Jay-

    I’m flattered by your repeated stalking..You’re very sweet, but I’m not interested in a love connection.

    Roth has no foot speed..I don’t think he can bring the ball up against a hard press with the same effectiveness as Hulls…A deadly long range bomber, but strictly a shooting guard.

  13. “A Case”, no love connection you can relax. You are not the only person that thinks Hulls is good, me included. Can he be a factor in major college bb that is the question? A coach plays the players that present the best opportunity to win. If Mr. Basketball is not one those five, what would you do? Hulls will have 3 years left, if you are correct he’ll develop into the player that everyone hopes for.
    Don’t you deserve stalking? How many names have you taken, how many cynical statements have you made, do you remember aisle #17 and looking for #13 brass wood screws, to what end? Are you happier? No one made fun of your tear jerking recollections of going to Bloomington with you family before Thanksgiving. How soon we don’t forget.

  14. A Case,

    I too would like to see more of Hulls. Hopefully as this season evolves he is given more game time opportunities to adjust to the college game.

    Tom Coverdale was the Mr. Basketball in 1999. He rarely saw time in that 1999-2000 season. Think it was only a few games and sparse minutes per game. Knight and later Davis admitted they should have redshirted him.

    It will be interesting to see how Hulls’ IU career plays out. Will he get lost in a guard shuffle down the road when IU hopefully lands those 4 and 5 star recruits. Who knows? All he can do right now is make the most out of the opportunity that Crean is giving him.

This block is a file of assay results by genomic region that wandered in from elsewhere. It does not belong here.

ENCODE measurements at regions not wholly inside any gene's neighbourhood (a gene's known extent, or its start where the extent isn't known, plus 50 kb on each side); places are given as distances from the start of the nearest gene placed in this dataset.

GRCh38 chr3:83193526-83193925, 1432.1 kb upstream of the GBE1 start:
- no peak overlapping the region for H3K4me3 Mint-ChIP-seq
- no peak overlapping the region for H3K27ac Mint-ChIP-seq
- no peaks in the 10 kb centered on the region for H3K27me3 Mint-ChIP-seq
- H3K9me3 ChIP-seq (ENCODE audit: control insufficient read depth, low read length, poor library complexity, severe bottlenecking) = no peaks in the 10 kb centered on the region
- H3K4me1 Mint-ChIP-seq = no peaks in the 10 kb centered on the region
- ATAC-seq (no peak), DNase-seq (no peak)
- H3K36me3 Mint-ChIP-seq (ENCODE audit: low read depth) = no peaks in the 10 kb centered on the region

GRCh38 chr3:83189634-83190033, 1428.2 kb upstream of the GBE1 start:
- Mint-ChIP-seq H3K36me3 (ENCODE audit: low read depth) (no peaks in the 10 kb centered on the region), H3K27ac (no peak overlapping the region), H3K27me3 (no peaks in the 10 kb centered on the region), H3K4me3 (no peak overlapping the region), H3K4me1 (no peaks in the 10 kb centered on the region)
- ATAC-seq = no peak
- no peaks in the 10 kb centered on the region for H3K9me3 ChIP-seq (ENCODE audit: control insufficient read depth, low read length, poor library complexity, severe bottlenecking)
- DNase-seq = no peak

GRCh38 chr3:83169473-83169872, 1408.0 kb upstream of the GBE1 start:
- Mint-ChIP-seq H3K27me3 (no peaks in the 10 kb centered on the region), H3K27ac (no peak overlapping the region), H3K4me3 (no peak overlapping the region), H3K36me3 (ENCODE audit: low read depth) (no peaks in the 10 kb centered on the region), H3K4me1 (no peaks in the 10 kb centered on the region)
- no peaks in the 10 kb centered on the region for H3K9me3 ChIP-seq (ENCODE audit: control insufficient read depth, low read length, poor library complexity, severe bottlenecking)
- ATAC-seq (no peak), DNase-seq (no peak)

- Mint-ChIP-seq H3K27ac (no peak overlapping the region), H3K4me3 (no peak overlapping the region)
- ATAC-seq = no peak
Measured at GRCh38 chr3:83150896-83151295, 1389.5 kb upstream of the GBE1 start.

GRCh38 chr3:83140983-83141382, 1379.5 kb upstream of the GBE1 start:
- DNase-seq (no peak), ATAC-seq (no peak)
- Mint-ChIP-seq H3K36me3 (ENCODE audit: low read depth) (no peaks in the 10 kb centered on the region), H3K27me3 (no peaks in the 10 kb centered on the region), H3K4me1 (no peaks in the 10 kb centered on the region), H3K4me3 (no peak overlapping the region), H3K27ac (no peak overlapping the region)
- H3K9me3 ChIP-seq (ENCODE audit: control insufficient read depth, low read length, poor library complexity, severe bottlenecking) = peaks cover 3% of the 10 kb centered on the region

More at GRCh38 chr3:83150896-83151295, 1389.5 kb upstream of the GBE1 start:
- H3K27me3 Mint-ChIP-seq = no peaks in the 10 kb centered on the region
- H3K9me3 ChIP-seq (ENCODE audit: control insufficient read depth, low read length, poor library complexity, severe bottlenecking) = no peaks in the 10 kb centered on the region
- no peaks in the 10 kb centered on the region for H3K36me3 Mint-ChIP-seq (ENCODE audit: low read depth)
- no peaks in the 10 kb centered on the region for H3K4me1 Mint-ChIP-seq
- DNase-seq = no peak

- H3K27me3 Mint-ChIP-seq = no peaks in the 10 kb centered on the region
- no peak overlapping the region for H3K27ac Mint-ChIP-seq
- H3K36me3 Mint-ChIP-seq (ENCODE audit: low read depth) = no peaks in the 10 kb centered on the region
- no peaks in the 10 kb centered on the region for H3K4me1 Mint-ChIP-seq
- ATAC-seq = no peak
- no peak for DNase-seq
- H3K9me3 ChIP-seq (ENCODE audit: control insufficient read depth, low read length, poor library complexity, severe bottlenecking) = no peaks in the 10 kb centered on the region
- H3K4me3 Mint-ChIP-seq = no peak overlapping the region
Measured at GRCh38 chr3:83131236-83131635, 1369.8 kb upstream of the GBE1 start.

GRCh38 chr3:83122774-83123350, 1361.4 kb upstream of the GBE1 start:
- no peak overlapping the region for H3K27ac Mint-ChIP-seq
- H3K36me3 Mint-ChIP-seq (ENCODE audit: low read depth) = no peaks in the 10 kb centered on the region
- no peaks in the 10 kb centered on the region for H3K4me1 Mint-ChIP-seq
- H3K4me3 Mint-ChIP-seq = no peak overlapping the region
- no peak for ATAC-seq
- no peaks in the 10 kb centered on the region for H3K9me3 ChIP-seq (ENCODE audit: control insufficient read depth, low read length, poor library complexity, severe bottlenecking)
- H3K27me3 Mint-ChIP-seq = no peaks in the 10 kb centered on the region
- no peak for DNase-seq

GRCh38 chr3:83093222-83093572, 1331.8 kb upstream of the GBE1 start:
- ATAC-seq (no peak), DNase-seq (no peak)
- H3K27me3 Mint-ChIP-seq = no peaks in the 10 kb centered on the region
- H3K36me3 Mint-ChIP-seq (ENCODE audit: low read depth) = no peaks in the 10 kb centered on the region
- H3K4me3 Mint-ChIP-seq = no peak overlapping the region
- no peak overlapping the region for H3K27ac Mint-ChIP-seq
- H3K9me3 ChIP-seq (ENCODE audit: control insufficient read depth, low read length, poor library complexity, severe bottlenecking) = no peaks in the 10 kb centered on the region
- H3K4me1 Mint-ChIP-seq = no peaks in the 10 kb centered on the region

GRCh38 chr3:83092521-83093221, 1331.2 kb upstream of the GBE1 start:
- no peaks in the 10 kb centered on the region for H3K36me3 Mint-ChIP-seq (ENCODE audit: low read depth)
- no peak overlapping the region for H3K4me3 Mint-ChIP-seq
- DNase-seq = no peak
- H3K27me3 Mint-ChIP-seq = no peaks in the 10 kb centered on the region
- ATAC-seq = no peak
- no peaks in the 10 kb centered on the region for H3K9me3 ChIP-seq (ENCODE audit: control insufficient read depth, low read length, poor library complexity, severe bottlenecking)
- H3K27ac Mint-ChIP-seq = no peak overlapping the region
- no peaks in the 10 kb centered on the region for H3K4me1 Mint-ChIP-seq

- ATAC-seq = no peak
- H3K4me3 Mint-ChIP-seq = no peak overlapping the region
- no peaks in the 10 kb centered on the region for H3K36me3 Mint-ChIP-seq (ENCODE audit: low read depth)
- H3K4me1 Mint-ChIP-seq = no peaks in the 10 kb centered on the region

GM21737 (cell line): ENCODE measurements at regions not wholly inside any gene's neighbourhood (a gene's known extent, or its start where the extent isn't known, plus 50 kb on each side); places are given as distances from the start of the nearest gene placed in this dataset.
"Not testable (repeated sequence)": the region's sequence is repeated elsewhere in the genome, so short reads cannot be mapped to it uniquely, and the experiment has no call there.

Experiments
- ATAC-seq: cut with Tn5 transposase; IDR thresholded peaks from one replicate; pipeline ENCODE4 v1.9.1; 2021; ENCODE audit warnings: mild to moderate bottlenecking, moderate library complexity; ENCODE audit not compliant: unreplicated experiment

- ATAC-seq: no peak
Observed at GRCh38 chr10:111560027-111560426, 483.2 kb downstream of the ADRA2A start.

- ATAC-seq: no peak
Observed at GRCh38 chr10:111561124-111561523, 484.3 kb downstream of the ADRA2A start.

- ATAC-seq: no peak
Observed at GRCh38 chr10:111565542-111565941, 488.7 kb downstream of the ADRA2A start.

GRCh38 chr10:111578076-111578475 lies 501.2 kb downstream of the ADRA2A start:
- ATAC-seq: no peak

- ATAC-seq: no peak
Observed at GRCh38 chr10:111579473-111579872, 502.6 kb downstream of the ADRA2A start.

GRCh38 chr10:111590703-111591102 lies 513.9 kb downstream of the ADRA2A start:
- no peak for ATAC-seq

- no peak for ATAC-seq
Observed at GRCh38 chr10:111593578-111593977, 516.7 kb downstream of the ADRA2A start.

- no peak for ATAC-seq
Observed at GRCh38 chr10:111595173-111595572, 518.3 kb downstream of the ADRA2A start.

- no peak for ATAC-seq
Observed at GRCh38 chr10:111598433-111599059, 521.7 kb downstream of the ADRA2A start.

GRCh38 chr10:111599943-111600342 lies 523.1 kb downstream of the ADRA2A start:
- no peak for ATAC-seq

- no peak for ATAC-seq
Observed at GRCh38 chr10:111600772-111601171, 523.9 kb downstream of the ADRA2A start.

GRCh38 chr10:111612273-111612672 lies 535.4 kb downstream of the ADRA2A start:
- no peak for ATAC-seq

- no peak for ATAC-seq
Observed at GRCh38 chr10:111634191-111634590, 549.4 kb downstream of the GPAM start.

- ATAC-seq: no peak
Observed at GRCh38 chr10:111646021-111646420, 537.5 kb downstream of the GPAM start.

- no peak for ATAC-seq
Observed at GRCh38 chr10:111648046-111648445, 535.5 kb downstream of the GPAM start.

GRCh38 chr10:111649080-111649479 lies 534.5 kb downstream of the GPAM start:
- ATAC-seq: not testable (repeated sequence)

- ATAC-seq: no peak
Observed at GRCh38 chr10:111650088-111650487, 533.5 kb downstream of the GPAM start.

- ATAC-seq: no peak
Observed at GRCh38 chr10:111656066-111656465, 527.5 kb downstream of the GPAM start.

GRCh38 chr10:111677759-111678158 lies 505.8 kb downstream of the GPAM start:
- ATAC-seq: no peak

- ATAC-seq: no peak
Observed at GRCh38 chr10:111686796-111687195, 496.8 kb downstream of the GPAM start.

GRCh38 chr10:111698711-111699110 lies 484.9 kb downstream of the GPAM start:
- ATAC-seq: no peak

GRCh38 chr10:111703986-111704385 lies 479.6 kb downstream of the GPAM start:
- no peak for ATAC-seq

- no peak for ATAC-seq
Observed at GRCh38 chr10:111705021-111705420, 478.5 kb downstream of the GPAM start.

For his sake it probably would be in his best interest to take a few more shots and not be as hestitant to drive. He’s a smart player (probably the highest b-ball IQ for the freshman class). But not making a mistake by not proactively getting involved only can only get you so far.

    Production from Hulls will have to eventually come or he’ll get lost in the rotation.

    Does that have to come now, maybe not. But down the road Jordan will have to be more assertive as a playmaker.

    Cheers,
    PB

  15. Well, I know Hulls can hit the 3 but I still dont think he has the range that Creek does. I also fail to see how him not starting this early in his college career would cause him to deteriorate.

  16. Does anyone really think Hulls expects to start or steal a lot of playing time from the junior above him on the depth chart? I highly doubt his morale or mental makeup are being tested that much simply because he doesn’t see a lot of time. Most freshman with a more athletic, older player in front of them don’t see much time in their first year.

    For that matter, in a normal team situation, we wouldn’t be relying on any of our freshmen nearly as much as we’re forced to. If Hulls really is the intelligent, team-oriented player he’s portrayed to be, then I think it’s safe to say he understands his role.

    I’m guessing he’ll see more time in the next three games, given the drop in competition, and that will undoubtedly be helpful, but he needs to get stronger, faster and more decisive before he earns the right to play in big-time games.